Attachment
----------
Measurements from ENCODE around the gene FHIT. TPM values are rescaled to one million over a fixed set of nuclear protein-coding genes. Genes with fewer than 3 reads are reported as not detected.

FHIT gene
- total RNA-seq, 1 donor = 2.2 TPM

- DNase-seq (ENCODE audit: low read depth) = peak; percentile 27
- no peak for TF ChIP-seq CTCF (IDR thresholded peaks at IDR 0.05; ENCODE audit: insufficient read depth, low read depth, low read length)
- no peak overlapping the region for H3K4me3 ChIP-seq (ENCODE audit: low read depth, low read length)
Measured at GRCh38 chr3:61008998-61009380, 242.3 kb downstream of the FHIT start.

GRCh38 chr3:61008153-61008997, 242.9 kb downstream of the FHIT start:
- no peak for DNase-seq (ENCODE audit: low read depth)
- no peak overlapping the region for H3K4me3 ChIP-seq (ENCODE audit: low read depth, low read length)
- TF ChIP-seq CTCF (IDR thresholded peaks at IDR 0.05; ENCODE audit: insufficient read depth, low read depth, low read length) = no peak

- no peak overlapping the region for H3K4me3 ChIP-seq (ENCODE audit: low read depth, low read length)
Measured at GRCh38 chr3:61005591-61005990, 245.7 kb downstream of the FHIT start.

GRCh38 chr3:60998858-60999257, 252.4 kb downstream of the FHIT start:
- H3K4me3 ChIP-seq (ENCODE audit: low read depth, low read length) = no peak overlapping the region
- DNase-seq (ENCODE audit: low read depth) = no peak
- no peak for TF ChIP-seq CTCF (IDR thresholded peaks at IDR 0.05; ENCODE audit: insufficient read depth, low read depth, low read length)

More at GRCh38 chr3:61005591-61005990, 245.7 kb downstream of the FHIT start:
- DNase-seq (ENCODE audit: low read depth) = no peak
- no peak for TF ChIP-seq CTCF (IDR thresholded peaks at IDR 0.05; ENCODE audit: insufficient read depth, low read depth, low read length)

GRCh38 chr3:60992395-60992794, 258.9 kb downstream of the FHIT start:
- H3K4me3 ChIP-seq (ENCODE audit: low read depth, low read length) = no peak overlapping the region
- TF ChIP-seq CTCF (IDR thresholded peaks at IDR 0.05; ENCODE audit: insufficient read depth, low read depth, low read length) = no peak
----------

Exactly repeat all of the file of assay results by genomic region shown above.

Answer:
Measurements from ENCODE around the gene FHIT. TPM values are rescaled to one million over a fixed set of nuclear protein-coding genes. Genes with fewer than 3 reads are reported as not detected.

FHIT gene
- total RNA-seq, 1 donor = 2.2 TPM

- DNase-seq (ENCODE audit: low read depth) = peak; percentile 27
- no peak for TF ChIP-seq CTCF (IDR thresholded peaks at IDR 0.05; ENCODE audit: insufficient read depth, low read depth, low read length)
- no peak overlapping the region for H3K4me3 ChIP-seq (ENCODE audit: low read depth, low read length)
Measured at GRCh38 chr3:61008998-61009380, 242.3 kb downstream of the FHIT start.

GRCh38 chr3:61008153-61008997, 242.9 kb downstream of the FHIT start:
- no peak for DNase-seq (ENCODE audit: low read depth)
- no peak overlapping the region for H3K4me3 ChIP-seq (ENCODE audit: low read depth, low read length)
- TF ChIP-seq CTCF (IDR thresholded peaks at IDR 0.05; ENCODE audit: insufficient read depth, low read depth, low read length) = no peak

- no peak overlapping the region for H3K4me3 ChIP-seq (ENCODE audit: low read depth, low read length)
Measured at GRCh38 chr3:61005591-61005990, 245.7 kb downstream of the FHIT start.

GRCh38 chr3:60998858-60999257, 252.4 kb downstream of the FHIT start:
- H3K4me3 ChIP-seq (ENCODE audit: low read depth, low read length) = no peak overlapping the region
- DNase-seq (ENCODE audit: low read depth) = no peak
- no peak for TF ChIP-seq CTCF (IDR thresholded peaks at IDR 0.05; ENCODE audit: insufficient read depth, low read depth, low read length)

More at GRCh38 chr3:61005591-61005990, 245.7 kb downstream of the FHIT start:
- DNase-seq (ENCODE audit: low read depth) = no peak
- no peak for TF ChIP-seq CTCF (IDR thresholded peaks at IDR 0.05; ENCODE audit: insufficient read depth, low read depth, low read length)

GRCh38 chr3:60992395-60992794, 258.9 kb downstream of the FHIT start:
- H3K4me3 ChIP-seq (ENCODE audit: low read depth, low read length) = no peak overlapping the region
- TF ChIP-seq CTCF (IDR thresholded peaks at IDR 0.05; ENCODE audit: insufficient read depth, low read depth, low read length) = no peak